Based on customer feedback, Expedite wanted to increase online security and resilience as online shopping becomes more popular. Severalnines provided Expedite with auto-recovery for data along with repair and database failure detection alerts.

ClusterControl currently helps Expedite to manage six MySQL database clusters. A year since deployment, ClusterControl has given Expedite’s IT team a transparent overview of database performance on one platform. Using ClusterControl has also led to greater productivity for the Expedite IT team thanks to the automation of previously manual operations which now take minutes rather than days. 
Dominic Day, Head of Managed Hosting at BT Expedite, stated: “ClusterControl has surpassed our expectations. It was a perfect fix to time-consuming issues, especially the scalability and availability of the blog section of our customers’ websites. We are confident with big retail events around the corner that our systems can withstand the growth of traffic fuelled by consumer decisions. Vinay Joosery and his Severalnines team were superb on giving us advice on how to maximise the potential of ClusterControl and our database platforms. My team can now spend more time on creating and delivering innovative customer services.”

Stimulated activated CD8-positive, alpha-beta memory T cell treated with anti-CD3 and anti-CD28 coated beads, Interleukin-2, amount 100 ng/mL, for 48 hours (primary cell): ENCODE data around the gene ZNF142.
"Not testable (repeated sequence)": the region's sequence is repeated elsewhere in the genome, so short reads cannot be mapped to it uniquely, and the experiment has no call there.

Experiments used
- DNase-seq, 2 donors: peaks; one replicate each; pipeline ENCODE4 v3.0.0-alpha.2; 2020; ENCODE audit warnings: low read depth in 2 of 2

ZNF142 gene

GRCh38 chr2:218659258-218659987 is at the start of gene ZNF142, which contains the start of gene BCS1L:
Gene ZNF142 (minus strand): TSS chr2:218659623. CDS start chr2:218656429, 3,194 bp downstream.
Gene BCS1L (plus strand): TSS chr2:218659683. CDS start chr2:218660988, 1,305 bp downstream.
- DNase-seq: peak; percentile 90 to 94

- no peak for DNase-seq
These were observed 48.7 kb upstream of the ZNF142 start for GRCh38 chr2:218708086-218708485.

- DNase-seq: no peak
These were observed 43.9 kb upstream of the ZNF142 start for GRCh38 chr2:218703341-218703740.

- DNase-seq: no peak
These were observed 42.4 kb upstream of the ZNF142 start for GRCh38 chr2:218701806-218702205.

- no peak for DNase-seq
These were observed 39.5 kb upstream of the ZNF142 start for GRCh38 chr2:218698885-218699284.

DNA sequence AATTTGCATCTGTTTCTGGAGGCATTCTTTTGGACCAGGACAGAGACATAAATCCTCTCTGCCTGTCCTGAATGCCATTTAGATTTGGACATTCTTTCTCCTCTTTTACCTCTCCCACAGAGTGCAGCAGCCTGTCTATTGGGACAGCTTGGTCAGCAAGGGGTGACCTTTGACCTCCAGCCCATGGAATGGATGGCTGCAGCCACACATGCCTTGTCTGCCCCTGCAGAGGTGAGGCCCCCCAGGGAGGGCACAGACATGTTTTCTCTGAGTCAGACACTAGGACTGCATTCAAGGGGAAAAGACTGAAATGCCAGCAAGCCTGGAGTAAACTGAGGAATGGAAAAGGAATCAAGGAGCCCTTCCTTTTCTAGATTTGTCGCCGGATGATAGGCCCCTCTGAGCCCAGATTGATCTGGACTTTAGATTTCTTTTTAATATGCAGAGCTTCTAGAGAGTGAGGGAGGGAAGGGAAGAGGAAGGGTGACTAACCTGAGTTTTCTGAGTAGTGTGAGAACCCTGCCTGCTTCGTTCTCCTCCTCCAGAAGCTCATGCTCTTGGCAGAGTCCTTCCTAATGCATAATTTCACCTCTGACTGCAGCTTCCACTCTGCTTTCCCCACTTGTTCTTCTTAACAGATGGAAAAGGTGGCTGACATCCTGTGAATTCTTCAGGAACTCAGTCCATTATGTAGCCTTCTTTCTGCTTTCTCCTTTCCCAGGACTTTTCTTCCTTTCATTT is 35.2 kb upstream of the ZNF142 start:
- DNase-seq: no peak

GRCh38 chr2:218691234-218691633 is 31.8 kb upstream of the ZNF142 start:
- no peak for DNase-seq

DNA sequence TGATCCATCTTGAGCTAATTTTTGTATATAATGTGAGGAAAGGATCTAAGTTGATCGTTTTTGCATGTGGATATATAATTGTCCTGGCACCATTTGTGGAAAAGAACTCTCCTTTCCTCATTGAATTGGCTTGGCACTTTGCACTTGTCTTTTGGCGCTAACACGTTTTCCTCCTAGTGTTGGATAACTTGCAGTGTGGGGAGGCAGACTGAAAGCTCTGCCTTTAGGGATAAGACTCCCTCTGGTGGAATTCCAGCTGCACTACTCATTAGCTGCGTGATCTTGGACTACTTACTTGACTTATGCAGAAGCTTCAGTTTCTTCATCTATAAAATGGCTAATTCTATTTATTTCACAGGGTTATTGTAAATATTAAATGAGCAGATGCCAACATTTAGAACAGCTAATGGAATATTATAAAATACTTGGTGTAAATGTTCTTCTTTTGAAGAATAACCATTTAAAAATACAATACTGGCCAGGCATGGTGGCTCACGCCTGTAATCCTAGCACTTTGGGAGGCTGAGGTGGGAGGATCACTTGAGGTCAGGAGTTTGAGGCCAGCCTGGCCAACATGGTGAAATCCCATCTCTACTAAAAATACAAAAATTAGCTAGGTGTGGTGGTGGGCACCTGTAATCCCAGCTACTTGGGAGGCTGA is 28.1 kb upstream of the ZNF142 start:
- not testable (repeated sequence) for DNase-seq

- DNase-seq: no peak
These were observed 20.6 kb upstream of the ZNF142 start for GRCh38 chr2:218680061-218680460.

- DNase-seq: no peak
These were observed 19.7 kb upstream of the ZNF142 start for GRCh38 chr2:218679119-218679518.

Vinay Joosery, Severalnines CEO, said: “Providing the right omni-channel experience through social, mobile, online and offline is where retailers are heading to, and an agile infrastructure that is cost-efficient is a key part of that. We have enjoyed working with the innovative team at BT to put in place a fully automated and cross data-centre database infrastructure on BT Cloud.”
          
 About Severalnines
Severalnines provides automation and management software for database clusters. We help companies deploy their databases in any environment, and manage all operational aspects to achieve high-scale availability.
Severalnines’ products are used by developers and administrators of all skills levels to provide the full ‘deploy, manage, monitor, scale’ database cycle, thus freeing them from the complexity and learning curves that are typically associated with highly available database clusters. The company has enabled over 7,000 deployments to date via its popular online database configurator. Currently counting BT, Orange, Cisco, CNRS, Technicolour, AVG, Ping Identity and Paytrail as customers. Severalnines is a private company headquartered in Stockholm, Sweden with offices in Singapore and Tokyo, Japan. To see who is using Severalnines today visit, http://www.severalnines.com/company